Coming To Terms With Texas School Shooting

May 23, 2018
Originally published on May 23, 2018 10:26 am
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RACHEL MARTIN, HOST:

People who live in Santa Fe, in southeast Texas, are trying to move forward after the shooting rampage Friday at the high school there that left eight students and two teachers dead. Police say the suspect, a 17-year-old student named Dimitrios Pagourtzis, has confessed. And even though the answer may never satisfy, many in this small town outside Houston want to know why he opened fire. NPR's Eric Westervelt reports from Santa Fe, Texas.

ERIC WESTERVELT, BYLINE: Chad Purczinsky is paying his respects at Santa Fe High at the makeshift memorial that's become an all too routine part of the mourning process at schools and in towns across America. White wooden crosses, flowers, pictures and cards on the front lawn.

CHAD PURCZINSKY: Ms. Perkins, she was really sweet. She put me in my place few times when I was acting up in class or something.

WESTERVELT: The 20-year-old graduated from Santa Fe High last year. He knew many of those murdered. He stops at Chris Stone's cross. The 17-year-old was among a group of students who tried to block a door to stop the gunman from entering their art class. A shotgun blast apparently struck Stone in the chest.

PURCZINSKY: Chris, he was a joyful kid, man. This shouldn't have happened to him. He was a goofball. I kind of grew up with Shana right here - Fisher.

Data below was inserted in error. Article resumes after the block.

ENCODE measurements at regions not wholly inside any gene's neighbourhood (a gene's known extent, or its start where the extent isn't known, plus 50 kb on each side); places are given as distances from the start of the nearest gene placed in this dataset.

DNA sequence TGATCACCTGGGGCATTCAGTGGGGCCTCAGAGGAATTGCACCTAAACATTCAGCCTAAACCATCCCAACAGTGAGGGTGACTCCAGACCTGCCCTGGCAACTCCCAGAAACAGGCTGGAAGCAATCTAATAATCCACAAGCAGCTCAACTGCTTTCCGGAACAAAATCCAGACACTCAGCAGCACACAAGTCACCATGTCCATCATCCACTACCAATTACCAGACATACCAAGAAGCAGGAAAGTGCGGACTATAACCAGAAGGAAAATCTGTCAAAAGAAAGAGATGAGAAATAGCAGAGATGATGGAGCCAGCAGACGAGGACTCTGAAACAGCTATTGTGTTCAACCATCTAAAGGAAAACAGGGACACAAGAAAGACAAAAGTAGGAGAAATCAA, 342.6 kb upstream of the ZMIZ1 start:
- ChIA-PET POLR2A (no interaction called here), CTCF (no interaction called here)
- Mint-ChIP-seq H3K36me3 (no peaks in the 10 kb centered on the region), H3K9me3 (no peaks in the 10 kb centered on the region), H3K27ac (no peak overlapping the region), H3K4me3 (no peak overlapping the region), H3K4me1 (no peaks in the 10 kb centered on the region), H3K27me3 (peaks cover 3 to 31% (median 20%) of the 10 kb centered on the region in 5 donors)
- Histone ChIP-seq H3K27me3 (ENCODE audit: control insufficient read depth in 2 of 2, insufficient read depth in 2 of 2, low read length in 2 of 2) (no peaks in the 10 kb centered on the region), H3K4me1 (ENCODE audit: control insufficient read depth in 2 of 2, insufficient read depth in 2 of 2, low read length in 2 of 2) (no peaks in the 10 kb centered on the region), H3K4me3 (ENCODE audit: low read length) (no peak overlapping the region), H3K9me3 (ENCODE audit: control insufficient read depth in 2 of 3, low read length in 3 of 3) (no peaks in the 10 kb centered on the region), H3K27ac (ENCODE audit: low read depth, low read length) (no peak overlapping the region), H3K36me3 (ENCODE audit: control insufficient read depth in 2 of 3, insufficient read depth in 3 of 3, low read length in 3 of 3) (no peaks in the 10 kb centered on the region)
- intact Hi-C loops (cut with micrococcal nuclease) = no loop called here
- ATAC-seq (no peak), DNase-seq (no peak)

WESTERVELT: Purczinsky, it seems, is trying to process the horror in real time and casting for a why, convinced there has to be one for the suspect, Dimitrios Pagourtzis.

PURCZINSKY: For the kid to do what he just did, you know, on Friday, there is a reasoning for it, and he got pushed somehow, some way. I'm not sure why. I'm not sure how. But everybody has their breaking point, and I'm not using that as an excuse, but, there had to be something to push him just like all the other mass shootings that have happened.

WESTERVELT: What if it turns out there is no explanation?

PURCZINSKY: Then he's just sick-minded, and he needed help. And people needed to realize that.

WESTERVELT: By most accounts, there were no glaring signs of trouble. The suspected shooter got good grades, played football and had no run-ins with the law. A few social media posts with provocative pins and a T-shirt that read Born To Kill hinted at a darker side. Police say there is information on his computer and in a journal that may point to a motive or to deeper troubles, but they haven't released details. There are also hints the suspect faced bullying by some students, as well as coaches and staff. The gunman's father told a Greek TV station he believes bullying was behind his son's rampage. Parent Jeremy Severin says his son, Dustin, a junior, had his own struggles with being bullied. His son played football with the suspect and saw him mistreated firsthand.

JEREMY SEVERIN: He told me about how the coaches used to bully this kid. And, you know, that he was bullied a lot, and even the coaches did it. And I was like, what? You know, I've had to deal with the school district myself, you know, when he was getting bullied. You know, I went to the school district all my life, and, you know, I used to get bullied. You know, and they want to say it's a bully-free zone now and, truly, it's clearly not.

WESTERVELT: The school district issued a statement saying it's looked into claims coaches exhibited bully-like behaviors toward the student shooter and determined they were untrue. Meantime, psychologists point out that if the reports of bullying are true, that might be a contributing factor but hardly an explanation for mass murder. Eric Westervelt, NPR News, Santa Fe, Texas.

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